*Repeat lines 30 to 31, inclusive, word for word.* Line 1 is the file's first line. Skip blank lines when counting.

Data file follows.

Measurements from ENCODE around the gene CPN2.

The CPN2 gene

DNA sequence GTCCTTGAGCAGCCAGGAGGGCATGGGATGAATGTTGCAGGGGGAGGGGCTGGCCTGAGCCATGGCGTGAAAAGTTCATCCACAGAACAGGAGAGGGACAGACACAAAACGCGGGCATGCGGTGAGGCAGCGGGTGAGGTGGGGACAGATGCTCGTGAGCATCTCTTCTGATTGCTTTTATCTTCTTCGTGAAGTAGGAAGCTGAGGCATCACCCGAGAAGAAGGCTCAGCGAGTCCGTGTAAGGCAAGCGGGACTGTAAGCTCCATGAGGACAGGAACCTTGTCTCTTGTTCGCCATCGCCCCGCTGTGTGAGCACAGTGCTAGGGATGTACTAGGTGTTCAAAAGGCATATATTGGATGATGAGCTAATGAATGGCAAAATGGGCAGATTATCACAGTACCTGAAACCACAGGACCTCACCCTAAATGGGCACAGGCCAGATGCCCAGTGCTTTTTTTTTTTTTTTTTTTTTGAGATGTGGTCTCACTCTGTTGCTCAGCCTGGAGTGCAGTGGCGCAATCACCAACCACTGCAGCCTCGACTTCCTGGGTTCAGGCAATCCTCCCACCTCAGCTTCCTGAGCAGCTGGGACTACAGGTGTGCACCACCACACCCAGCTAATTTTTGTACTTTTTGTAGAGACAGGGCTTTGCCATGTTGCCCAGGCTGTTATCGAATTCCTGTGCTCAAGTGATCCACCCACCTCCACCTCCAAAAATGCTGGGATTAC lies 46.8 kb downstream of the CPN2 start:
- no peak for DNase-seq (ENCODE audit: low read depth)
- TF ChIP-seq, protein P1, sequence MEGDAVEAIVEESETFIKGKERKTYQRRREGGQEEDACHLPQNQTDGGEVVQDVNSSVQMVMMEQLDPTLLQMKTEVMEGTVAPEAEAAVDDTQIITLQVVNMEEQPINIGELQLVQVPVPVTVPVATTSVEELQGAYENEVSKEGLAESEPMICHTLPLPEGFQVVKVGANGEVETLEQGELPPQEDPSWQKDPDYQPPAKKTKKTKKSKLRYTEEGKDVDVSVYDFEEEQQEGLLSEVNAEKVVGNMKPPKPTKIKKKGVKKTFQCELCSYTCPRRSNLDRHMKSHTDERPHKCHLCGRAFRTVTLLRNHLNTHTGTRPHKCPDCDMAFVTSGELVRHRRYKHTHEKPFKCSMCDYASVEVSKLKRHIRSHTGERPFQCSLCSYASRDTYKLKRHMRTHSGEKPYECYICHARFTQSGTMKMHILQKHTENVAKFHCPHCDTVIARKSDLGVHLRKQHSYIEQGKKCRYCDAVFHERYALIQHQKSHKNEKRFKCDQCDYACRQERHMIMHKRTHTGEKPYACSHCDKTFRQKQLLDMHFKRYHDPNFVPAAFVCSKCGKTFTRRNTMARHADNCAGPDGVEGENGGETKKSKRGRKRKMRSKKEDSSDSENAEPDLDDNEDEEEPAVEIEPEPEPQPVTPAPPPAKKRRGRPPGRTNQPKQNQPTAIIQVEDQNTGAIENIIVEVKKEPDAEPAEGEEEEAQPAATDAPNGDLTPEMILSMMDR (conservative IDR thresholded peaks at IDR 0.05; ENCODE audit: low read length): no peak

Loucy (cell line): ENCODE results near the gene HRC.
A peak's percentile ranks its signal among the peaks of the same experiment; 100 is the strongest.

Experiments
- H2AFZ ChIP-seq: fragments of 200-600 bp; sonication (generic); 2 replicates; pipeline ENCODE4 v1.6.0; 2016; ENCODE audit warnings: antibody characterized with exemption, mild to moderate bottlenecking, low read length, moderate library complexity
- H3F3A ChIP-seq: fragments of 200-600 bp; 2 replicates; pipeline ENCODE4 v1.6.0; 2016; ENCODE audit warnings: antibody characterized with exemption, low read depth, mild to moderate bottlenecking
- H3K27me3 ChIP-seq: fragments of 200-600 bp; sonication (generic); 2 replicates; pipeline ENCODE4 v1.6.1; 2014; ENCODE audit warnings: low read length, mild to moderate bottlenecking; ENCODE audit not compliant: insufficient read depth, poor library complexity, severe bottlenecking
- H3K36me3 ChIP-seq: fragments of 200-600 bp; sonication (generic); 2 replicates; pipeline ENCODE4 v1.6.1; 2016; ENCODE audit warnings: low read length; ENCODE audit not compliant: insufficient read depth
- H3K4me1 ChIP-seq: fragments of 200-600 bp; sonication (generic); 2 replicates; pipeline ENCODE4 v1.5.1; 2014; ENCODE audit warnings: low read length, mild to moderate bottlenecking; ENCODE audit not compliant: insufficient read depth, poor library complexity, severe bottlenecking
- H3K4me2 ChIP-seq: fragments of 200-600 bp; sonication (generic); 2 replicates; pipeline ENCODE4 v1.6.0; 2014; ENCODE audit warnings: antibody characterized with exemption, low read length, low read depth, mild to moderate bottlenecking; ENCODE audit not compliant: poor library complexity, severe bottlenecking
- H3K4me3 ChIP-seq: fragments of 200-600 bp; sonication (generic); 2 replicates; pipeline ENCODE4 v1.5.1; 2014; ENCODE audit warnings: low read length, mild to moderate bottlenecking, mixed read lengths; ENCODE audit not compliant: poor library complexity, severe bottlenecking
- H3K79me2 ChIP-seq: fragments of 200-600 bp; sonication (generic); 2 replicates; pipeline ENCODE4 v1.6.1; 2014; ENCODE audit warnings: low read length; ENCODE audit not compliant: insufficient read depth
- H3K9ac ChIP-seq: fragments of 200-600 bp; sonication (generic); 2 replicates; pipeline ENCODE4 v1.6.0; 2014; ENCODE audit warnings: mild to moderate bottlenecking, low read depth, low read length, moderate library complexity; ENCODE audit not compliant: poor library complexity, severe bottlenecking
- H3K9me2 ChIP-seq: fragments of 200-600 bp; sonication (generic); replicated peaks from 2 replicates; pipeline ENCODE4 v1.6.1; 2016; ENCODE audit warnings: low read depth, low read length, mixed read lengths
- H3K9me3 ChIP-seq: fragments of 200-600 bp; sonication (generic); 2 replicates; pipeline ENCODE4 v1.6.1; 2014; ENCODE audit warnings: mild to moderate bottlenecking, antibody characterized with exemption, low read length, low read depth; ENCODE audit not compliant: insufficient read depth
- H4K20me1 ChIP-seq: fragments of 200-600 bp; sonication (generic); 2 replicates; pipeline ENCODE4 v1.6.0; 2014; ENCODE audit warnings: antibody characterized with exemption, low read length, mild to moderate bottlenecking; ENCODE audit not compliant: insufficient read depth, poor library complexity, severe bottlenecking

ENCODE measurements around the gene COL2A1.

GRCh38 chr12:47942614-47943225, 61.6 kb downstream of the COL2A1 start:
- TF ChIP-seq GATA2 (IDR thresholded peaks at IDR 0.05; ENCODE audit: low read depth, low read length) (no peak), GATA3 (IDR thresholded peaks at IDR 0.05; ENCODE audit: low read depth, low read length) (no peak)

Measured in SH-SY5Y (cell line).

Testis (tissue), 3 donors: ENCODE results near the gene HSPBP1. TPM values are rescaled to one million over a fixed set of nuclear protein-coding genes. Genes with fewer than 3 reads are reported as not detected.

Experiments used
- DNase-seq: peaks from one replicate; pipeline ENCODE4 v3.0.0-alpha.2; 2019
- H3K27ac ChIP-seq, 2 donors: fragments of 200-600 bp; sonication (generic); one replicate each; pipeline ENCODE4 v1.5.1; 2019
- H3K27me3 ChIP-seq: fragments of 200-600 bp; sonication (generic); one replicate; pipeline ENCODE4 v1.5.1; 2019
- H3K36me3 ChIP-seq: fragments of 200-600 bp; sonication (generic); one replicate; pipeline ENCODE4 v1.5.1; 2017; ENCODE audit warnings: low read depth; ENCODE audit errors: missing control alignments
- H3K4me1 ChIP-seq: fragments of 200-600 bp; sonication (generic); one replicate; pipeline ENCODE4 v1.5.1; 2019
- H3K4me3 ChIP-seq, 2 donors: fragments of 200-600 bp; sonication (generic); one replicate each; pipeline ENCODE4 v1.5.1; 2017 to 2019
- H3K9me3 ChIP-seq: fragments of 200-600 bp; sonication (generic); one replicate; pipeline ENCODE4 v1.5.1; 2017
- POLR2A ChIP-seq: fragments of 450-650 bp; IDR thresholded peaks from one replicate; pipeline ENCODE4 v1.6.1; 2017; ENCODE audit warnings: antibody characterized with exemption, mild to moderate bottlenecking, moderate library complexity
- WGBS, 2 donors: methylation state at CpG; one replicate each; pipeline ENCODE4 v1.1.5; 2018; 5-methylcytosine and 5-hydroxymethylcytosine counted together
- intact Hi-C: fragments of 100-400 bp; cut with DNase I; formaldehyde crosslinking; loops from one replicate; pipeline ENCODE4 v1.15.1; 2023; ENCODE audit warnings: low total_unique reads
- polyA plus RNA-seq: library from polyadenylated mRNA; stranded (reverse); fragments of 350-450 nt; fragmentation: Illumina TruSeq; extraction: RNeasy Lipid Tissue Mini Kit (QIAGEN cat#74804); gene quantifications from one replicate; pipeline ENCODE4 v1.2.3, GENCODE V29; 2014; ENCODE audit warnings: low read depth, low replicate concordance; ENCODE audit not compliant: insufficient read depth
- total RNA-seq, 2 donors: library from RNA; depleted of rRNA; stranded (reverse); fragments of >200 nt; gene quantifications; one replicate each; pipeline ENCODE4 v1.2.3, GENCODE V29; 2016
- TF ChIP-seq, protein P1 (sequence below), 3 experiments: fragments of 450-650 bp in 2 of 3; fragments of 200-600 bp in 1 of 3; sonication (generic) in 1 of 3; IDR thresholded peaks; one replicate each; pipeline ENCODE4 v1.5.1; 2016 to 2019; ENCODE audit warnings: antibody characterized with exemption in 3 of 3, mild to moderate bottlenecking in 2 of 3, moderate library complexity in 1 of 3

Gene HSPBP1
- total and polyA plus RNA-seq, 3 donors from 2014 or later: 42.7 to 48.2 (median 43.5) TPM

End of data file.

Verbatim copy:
- H3K36me3 ChIP-seq: fragments of 200-600 bp; sonication (generic); one replicate; pipeline ENCODE4 v1.5.1; 2017; ENCODE audit warnings: low read depth; ENCODE audit errors: missing control alignments
- H3K4me1 ChIP-seq: fragments of 200-600 bp; sonication (generic); one replicate; pipeline ENCODE4 v1.5.1; 2019